"Mutual consent" suggests to me that everyone would sign-up for the new system because everyone is better off.
By sliding from "feasibility" to "mutual consent" Binmore seems to be saying that, not only must any new system prove itself by being better and an equilibrium (or in FitnessLandscape terms, a local maxima) but we must be able to get there by hill-climbing a smooth gradient from here. We can't ever go down into a valley on the way to the next peak, because this would imply someone being inconvenienced and that wouldn't be mutually consented or feasible.
So, like Darius, I'm a left-socialist and I believe in "feasibility" (though I prefer a term like "viability" (ViableSystems) or "sustainibility" (SustainableCultures). But the extra criterion, the claim that feasibility is also about never challenging any vested interest, sounds like a piece of conservative prejudice.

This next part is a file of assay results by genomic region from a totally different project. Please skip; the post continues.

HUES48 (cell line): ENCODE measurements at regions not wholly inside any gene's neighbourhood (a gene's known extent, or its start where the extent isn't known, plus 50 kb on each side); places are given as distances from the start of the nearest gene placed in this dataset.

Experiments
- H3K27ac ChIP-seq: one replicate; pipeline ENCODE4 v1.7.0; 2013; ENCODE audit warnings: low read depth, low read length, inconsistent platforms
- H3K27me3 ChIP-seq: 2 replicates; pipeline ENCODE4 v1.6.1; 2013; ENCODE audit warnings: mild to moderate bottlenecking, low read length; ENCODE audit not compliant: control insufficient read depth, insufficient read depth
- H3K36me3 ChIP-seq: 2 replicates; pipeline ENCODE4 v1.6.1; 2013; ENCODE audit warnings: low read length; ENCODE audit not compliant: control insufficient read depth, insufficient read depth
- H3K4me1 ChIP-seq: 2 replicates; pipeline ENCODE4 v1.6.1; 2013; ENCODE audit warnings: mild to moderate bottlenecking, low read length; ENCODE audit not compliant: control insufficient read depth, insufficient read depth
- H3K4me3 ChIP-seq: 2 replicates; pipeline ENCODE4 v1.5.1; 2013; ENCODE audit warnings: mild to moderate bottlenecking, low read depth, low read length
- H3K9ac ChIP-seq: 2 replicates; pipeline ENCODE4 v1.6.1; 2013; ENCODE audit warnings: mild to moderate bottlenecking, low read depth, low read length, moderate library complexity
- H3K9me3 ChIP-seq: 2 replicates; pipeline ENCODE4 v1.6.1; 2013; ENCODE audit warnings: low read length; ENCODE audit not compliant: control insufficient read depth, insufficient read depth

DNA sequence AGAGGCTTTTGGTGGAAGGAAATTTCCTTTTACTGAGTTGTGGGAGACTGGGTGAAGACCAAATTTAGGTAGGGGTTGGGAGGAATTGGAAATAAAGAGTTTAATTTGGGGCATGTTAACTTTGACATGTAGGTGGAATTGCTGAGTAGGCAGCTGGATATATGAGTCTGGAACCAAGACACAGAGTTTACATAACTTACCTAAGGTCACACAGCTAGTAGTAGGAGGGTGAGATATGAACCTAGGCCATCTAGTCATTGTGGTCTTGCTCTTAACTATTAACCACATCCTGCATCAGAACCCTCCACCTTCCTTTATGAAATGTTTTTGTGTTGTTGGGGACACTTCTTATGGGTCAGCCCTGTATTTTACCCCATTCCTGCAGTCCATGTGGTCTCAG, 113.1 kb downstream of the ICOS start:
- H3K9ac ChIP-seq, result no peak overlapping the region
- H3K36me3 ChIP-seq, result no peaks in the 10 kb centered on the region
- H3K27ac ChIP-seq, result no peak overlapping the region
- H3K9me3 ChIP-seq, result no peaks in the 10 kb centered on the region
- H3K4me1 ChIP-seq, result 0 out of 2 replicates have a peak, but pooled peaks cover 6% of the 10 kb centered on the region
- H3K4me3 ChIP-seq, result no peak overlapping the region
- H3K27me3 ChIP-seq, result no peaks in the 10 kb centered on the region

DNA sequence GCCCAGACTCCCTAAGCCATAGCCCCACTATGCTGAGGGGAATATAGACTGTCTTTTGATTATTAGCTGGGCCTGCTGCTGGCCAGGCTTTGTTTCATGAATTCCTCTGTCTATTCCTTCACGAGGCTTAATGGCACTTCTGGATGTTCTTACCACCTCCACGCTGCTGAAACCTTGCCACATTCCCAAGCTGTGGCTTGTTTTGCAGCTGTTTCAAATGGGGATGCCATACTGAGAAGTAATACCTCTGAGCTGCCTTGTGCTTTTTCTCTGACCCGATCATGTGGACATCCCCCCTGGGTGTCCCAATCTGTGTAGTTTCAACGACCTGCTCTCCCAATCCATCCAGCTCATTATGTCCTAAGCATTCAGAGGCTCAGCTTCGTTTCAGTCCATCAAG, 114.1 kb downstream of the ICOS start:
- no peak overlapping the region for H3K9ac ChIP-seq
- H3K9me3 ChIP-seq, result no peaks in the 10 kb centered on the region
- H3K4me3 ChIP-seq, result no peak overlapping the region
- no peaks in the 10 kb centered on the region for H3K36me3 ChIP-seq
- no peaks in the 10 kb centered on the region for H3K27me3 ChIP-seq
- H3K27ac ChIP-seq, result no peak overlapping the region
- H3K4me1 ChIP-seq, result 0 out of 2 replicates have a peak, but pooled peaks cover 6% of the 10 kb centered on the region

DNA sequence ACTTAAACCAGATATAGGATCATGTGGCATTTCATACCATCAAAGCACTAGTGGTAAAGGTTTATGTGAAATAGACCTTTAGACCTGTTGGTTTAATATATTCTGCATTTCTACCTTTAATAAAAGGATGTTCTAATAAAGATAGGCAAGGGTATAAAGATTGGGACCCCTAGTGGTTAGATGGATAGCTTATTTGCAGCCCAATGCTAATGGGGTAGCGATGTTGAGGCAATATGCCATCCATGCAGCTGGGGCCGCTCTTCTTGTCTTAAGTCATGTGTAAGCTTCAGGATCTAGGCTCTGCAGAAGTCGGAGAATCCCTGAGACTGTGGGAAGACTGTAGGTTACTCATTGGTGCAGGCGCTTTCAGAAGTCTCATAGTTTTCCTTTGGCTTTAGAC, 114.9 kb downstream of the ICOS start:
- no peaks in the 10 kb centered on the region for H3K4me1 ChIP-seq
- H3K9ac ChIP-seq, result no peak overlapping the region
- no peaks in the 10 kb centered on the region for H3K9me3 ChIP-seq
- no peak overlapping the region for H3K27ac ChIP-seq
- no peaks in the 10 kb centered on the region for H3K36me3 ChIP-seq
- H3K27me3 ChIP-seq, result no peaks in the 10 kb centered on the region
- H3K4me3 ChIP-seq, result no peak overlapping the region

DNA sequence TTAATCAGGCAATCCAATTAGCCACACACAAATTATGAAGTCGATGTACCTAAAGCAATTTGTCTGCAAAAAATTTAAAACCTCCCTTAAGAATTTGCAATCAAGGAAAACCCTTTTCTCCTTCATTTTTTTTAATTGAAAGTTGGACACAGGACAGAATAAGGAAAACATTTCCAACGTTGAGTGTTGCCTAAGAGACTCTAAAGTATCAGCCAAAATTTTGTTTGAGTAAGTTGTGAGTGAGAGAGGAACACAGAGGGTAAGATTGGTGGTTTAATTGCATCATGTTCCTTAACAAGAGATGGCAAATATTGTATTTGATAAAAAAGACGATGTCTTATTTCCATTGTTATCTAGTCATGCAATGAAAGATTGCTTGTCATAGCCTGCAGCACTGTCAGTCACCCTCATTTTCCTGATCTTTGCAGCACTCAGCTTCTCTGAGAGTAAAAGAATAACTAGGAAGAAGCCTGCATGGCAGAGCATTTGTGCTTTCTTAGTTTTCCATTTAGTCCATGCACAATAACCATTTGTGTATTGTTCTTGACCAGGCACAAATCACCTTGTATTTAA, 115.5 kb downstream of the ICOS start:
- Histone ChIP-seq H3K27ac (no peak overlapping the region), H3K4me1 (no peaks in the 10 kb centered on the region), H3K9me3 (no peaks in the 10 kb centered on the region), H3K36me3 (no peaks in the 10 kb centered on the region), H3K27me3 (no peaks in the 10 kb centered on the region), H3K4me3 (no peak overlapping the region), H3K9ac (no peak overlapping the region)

And, of course, it's liable to be applied highly hypocritically.
Consider "we're OffShoring your job, and you'll be unemployed, but don't complain because in the long run you'll be better off, the economy will produce more stuff, more cheaply than before and you'll consume more."
Now that may or may not be true, but this is the kind of statement that a Binmorian whig shouldn't be allowed to make. Because it accepts that the road to an ultimately better system runs through a temporary bad-patch. (We're going to have to leave one feasible state on the way to the next.) It certainly isn't followed by "mutual consenst", I might prefer to keep my job for the next 5 years (the crucial period I'm raising my kids) and let global productivity go hang - if only I had any say in the matter.